It is appropriate, both positively and negatively, it seems to me to quote Eckhart in this context.
Eckhart was far from an elitist, and shared his deep experience with the Divine with German laymen of his time. In other words, these lay folk seemed to understand him. Indeed, it was the hierarchy, or at least a powerful faction of it, that misunderstood him.
This indicates to me that far from lacking introspection and not being able to explore their interior world, the "folk" of his time "got it". The same could be said of Jesus of Nazareth, who walked and talked with regular folk, fishermen, tax collectors, and prostitues. Some of them understood. Indeed, given the overall population, I would wager that a higher percentage then than now, but I don't know the stats.
On the positive side, however, clearly Eckhart would have been instrumental in bringing about this deepening of looking into the interior that you write of, along with many others--actually all over the planet at that time. Abhinavagupta in Kashmir comes to mind.

Joseph said...

I mention Abhinavagupta because he was remarkable in believing (and experiencing) that every person had access to enlightenment and offered his teaching to all, without reference to caste.

julie said...

I've been pondering more about the issues of cultural difference and how child-rearing affects progress. One of the big differences between modern Judeo-Christian-based cultures and many third world countries is the idea not only that children are to be cherished, but that children should fare better than their parents. In America, certainly, parents generally hope and expect that their kids will be smarter, healthier, more successful and happier than they were. Poor families struggle to put their kids through college, hoping that the kids will not be as poor and faced with the same hardships; this was certainly the case in my family.

This isn't true everywhere. Most countries are still stratified by class to some degree or other, even Western countries (I have friends in England. When they were married, her family basically disowned her for marrying up). In such a system, even though they might embrace the ideals of a loving and nurturing family, any attempt to break out of the class into which one is born can be met with serious, even devastating resistance. Children are expected to fare the same as their parents, and being more successful is usually seen as a greater threat than being less successful.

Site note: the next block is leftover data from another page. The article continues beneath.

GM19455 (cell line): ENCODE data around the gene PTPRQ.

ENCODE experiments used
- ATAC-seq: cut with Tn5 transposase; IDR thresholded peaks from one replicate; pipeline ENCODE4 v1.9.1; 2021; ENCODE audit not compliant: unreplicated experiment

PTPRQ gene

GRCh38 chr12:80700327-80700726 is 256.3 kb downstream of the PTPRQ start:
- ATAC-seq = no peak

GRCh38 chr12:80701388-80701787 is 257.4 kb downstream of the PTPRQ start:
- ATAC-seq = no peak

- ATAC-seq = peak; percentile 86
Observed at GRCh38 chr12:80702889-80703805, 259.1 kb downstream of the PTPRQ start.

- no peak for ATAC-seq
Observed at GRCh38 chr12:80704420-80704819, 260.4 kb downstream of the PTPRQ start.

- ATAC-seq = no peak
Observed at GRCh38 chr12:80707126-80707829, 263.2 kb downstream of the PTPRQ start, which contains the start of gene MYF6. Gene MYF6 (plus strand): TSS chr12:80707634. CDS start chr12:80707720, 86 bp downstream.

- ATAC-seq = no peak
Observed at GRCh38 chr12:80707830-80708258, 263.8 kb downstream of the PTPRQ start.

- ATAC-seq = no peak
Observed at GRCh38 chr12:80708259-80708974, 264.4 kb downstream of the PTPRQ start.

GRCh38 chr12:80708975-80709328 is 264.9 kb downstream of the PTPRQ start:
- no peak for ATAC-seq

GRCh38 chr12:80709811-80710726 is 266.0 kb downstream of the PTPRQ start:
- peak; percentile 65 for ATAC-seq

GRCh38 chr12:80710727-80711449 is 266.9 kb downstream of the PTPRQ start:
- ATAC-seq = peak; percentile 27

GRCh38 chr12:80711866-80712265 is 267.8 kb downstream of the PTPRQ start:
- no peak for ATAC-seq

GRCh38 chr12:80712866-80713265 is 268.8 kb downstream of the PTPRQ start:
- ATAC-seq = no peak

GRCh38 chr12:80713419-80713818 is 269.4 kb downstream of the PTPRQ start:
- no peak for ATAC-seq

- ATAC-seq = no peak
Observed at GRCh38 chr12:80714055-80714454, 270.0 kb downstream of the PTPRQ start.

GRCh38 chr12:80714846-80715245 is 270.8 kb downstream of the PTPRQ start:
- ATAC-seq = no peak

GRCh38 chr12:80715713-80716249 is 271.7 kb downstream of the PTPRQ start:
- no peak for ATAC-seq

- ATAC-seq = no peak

Gagdad Bob said...


Very true. There is a natural envy of childhood that causes many, if not most, parents to try to undermine it. I am thinking of how leftists want to destroy the innocence of childhood by teaching them about completely inappropriate things, such as homosexuality and radical environmentalism (i.e, humans are destroying the earth). If you're not conscious of the envy, you're liable to act it out. I am well aware of being envious of my son for his health, vitality, lack of aches and pains, long life ahead of him, and especially, his extraordinary father. Lucky bastard.

Gagdad Bob said...


Very good point about Eckhart, but he was definitely at the leading edge of a new trend that was springing up in Germany at the time, and then shortly thereafter, with works such as The Imitation of Christ. As Taylor writes, "People were seeking a more personal religious life, wanted a new kind of prayer, wanted to read and meditate on the Bible themselves.... This devotion put more emphasis on private prayer, on introspection, even encouraging the keeping of a journal." This marked the emergence of a new, non-hierarchical elite, which Taylor states the church "looked on with suspicion" because if its inwardness and de-emphasis on outward ritual.

Gagdad Bob said...

With regard to Jesus, yes and no, for "it has been given to you to know the mysteries of the kingdom of heaven, but to them it has not been given....Therefore I speak to them in parables, because seeing they do not see, and hearing they do not hear, nor do they understand" (Matt 13:11-13).

joseph said...

Yes, those who understood the mysteries were few, and to them they were given, but the "they" in this context were not from the uppercrust. They were simple craftspeople and the like. Jesus only discriminated after he dissemminated.

Gagdad Bob said...

True, but Paul was no intellectual slouch.

Gagdad Bob said...

In fact, he was undoubtedly a religious genius in his own write, as John Lennon would say....

Robin Starfish said...

Angels Tread
from the otherworld
some invisible footprints
leave a residue

Mizz E said...

And Jesus spoke: "No one lights a lamp and puts it in a place where it will be hidden, or under a bowl. Instead he puts it on its stand, so that those who come in may see the light."
(Luke 11:33)

USS Ben USN (Ret) said...

"What if he's trying to nudge all of mankind in a particular direction, so to speak, by tinkering with our unconscious tomeplate?" perhaps copywriting in IAMprint in each dimension?

Elephant said...